Healthcare industry reacts to sweeping MACRA proposal, with its big changes for physician IT

The new rule offers docs wider latitude for technology use and reduced reporting, focuses on core values of original meaningful use.
By Mike Miliard
11:48 AM
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The Centers for Medicare and Medicaid Services has "made significant improvements by recasting the EHR meaningful use program and by reducing quality reporting burdens," said AMA President Steven Stack, MD.

On Twitter, former National Coordinator for Health IT Farzad Mostashari, MD, called it the "most substantive change to how healthcare is paid for in a couple of decades."

The propsed MACRA rule put forth by the U.S. Department of Health and Human Services on Wednesday also holds some pretty big changes for how health IT can be put to work by physicians to drive quality improvement and cost efficiencies.

[Also: MACRA proposed rule published by HHS, streamlining federal programs including meaningful use]

"By proposing a flexible, rather than a one-size-fits-all program, we are attempting to reflect how doctors and other clinicians deliver care and give them the opportunity to participate in a way that is best for them, their practice and their patients," said Patrick Conway, MD, chief medical officer at the Centers for Medicare & Medicaid Services, in announcing the rule. "Reducing burden and improving how we measure performance supports clinicians in doing what they do best – caring for their patients."

So far, most industry reaction to the notice for proposed rulemaking is positive – recognizing the fact CMS seems to have taken the feedback from more than 6,000 frontline healthcare stakeholders to heart, crafting a rule that's attuned to the needs of physicians.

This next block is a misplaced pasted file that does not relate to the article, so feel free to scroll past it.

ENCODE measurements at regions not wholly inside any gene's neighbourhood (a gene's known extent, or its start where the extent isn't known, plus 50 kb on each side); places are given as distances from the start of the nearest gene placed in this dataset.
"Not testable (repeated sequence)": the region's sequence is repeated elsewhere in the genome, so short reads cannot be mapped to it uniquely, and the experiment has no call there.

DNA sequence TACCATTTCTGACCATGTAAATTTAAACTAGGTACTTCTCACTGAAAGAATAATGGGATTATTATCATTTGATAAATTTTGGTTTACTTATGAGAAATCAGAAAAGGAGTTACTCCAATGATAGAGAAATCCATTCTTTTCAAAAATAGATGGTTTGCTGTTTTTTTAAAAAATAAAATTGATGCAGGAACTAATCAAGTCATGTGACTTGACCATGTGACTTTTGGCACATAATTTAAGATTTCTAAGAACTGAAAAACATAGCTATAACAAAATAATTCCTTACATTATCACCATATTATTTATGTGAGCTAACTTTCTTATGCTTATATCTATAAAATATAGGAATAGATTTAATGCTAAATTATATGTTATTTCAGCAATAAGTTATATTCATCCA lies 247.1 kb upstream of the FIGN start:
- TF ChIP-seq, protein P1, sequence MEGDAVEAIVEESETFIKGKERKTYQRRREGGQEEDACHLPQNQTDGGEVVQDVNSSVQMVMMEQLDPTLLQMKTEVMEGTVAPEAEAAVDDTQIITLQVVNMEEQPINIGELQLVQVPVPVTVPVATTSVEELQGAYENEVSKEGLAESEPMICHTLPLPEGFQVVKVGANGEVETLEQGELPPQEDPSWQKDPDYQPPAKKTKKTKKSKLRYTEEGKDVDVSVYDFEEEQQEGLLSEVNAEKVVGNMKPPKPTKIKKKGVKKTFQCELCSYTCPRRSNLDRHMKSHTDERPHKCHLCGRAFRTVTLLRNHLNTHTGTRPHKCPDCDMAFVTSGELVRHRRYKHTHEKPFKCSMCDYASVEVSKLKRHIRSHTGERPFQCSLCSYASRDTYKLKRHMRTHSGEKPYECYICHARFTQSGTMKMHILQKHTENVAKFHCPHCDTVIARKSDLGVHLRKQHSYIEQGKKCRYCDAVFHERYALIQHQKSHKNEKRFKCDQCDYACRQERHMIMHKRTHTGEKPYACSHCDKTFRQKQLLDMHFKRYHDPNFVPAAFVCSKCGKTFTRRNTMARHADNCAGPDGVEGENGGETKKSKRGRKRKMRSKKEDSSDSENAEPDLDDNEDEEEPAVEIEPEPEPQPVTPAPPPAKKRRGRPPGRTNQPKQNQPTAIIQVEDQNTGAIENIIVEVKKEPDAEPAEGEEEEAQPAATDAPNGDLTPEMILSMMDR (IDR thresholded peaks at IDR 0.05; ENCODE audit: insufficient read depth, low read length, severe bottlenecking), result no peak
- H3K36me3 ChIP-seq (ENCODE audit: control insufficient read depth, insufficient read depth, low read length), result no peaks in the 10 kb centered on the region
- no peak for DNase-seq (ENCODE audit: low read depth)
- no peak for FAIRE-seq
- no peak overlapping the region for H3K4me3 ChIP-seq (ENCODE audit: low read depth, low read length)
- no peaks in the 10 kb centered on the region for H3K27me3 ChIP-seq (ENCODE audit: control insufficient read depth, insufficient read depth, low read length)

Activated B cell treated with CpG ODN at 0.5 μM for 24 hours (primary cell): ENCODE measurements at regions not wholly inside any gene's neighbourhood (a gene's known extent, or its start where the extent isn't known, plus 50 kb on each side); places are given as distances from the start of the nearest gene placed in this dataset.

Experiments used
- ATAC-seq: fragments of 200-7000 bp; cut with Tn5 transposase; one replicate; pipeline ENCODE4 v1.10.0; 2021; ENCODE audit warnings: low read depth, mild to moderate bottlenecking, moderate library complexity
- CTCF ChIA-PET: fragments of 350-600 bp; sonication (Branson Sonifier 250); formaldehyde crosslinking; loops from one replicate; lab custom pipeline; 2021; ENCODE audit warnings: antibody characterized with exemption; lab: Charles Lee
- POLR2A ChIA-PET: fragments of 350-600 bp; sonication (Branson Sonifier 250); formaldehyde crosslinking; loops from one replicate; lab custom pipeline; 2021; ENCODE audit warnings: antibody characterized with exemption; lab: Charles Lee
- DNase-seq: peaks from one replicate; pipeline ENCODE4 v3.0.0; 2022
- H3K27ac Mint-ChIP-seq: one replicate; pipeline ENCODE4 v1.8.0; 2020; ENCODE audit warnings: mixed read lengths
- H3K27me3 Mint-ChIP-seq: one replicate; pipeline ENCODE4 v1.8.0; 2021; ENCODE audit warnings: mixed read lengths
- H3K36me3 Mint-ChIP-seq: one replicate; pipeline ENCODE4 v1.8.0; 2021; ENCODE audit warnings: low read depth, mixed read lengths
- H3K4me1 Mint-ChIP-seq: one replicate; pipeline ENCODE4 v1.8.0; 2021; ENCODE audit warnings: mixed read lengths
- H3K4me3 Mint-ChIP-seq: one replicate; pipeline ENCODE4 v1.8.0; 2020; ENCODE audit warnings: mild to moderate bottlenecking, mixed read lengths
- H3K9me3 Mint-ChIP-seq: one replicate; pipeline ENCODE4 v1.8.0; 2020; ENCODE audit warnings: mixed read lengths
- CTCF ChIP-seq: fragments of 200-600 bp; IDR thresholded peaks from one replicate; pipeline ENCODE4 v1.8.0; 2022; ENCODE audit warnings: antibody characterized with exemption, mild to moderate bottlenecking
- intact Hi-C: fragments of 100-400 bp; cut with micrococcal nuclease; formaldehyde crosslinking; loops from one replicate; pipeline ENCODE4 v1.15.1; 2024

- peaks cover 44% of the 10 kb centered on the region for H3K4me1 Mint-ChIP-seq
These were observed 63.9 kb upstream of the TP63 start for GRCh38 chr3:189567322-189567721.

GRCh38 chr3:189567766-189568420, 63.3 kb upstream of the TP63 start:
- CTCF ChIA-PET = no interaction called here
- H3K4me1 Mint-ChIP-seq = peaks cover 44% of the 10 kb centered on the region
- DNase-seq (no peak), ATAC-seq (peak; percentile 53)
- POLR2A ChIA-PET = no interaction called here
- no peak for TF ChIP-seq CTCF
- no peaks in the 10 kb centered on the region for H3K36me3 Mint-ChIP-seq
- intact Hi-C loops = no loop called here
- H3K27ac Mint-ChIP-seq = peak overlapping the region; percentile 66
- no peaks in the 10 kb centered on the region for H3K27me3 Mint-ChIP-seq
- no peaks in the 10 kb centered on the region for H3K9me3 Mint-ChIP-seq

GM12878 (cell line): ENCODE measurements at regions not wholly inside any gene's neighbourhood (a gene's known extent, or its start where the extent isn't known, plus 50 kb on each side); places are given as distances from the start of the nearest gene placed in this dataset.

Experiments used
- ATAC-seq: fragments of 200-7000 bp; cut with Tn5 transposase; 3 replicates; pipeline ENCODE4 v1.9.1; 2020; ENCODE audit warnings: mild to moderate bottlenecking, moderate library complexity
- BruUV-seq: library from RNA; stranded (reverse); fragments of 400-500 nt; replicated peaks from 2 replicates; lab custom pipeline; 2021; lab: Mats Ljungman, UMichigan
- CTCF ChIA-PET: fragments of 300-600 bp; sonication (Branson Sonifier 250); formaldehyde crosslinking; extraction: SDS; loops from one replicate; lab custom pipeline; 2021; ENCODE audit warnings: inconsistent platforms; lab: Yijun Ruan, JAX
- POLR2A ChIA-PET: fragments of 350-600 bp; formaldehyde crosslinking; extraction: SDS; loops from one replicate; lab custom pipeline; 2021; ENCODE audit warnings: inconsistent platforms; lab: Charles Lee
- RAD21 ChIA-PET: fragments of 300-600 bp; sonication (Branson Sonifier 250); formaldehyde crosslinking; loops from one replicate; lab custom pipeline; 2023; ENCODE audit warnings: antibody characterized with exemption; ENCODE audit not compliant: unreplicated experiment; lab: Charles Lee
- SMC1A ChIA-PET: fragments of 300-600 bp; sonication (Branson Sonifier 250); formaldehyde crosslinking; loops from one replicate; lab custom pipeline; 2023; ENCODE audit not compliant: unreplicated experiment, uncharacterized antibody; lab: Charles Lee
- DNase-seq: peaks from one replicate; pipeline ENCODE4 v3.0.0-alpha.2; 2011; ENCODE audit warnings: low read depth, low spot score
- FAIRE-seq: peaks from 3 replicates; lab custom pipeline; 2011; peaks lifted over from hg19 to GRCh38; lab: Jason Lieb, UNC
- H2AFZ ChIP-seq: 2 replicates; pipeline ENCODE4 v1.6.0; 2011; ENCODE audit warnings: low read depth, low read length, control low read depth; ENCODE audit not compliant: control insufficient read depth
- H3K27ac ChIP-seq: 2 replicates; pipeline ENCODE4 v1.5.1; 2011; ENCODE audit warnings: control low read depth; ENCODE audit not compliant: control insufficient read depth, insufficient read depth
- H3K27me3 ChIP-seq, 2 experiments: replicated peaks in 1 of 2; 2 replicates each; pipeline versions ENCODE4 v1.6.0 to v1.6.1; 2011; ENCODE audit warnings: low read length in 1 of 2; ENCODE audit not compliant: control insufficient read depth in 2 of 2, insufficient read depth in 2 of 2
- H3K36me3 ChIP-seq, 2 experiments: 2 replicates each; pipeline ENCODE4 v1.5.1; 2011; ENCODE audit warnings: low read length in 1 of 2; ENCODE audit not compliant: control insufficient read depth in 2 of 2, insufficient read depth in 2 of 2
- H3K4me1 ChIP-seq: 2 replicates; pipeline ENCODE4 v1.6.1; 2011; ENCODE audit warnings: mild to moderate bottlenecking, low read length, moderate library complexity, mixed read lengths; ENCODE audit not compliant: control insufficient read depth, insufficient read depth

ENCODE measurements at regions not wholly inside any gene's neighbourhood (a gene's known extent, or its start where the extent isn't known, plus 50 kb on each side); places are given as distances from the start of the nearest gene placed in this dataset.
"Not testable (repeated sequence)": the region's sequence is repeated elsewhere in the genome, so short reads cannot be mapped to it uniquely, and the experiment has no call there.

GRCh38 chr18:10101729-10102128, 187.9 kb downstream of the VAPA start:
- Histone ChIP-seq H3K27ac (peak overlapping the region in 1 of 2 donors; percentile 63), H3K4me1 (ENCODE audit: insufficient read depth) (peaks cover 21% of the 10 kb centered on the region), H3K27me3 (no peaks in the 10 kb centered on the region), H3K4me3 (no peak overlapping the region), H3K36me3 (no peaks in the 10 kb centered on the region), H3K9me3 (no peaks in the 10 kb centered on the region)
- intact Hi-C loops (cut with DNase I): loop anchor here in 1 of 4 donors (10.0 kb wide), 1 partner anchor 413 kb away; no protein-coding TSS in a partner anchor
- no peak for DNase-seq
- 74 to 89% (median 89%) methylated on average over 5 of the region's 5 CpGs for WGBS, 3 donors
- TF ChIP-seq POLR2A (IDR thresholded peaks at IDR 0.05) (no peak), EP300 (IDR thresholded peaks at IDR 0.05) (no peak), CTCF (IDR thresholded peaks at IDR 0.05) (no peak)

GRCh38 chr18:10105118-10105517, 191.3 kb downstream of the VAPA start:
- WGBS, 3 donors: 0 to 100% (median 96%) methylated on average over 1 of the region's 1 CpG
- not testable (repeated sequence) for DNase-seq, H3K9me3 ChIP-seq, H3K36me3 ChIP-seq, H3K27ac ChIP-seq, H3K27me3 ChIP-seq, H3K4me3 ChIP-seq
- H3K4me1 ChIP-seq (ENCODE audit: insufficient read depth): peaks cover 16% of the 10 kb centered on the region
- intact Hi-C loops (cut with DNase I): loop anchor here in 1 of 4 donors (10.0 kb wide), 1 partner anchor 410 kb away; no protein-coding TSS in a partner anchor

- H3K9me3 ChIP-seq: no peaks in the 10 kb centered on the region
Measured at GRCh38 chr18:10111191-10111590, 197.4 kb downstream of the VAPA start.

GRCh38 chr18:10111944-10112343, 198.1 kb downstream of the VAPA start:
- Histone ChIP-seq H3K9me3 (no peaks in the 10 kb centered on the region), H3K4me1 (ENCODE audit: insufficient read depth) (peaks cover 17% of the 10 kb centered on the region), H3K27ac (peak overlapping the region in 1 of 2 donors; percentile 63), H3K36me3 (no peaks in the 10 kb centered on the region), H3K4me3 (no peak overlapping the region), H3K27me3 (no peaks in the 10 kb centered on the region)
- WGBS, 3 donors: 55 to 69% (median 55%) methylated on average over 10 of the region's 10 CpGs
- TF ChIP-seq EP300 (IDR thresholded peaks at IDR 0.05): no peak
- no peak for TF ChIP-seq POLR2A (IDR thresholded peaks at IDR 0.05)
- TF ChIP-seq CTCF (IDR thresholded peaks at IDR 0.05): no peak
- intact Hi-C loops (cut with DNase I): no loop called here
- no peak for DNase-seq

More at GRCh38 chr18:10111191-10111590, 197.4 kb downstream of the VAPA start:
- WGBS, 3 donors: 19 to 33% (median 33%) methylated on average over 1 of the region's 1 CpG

In a statement, HIMSS applauded the "significantly streamlined reporting and the acknowledgement process for MIPS-eligible clinicians" in the new rule.

"We are encouraged by CMS's effort to coordinate reporting periods across federal programs and the decision to align with the ONC Interoperability and Certification Programs," HIMSS officials said. "With the first MIPS performance full-year reporting period expected to begin on January 1, 2017, we're further analyzing the MACRA rule to ensure that Medicare providers will be able to meet the proposed requirements."

American Medical Association President Steven Stack, MD, meanwhile, said it's "hard to overstate the significance of these proposed regulations for patients and physicians."

In particular, he was pleased that CMS has been listening to physicians’ concerns and "has made significant improvements, by recasting the EHR meaningful use program and by reducing quality reporting burdens."

American Health Information Management Association CEO Lynne Thomas Gordon released a statement saying AHIMA supports the MIPS progam's "emphasis on interoperability, information exchange and security measures, which we believe are critical to reaching the rule’s stated long-term goal of ‘better care, smarter spending, and healthier people.'"

The Premier healthcare alliance was less pleased, however – specifically taking issue with one part of the two-pronged MACRA approach to value-based care: its provisions related to advanced payment models, or APMs.

CMS "made a significant mistake in not including any bundled payment or Track 1 Medicare Shared Savings Program ACOs as qualifying advanced payment models under MACRA," said Blair Childs, senior vice president of public affairs at Premier Inc.

"Rather than rejecting bundled payment programs, we believe CMS should focus on ways to alter the bundled payment programs to demonstrate use of certified EHR technology and align measures with other Advanced APMs.

"We also believe CMS seriously erred in excluding Track 1 MSSP ACOs in the APMs for failing to meet the more than 'nominal risk' financial requirement," said Childs.

"As we've learned through members in our Population Health Management Collaborative, these programs require providers to not only forego revenue through a lower volume of services, but also investment millions of dollars in redesigning care through new technologies, data analytics, additional staff, etc.," he said. "We think most businessmen would call that more than nominal risk, yet CMS choses to define it as only cases where there is risk to the government."

Elsewhere in the Twitterverse, the response was mostly positive – with some skepticism and a bit of I-told-you-so mixed in.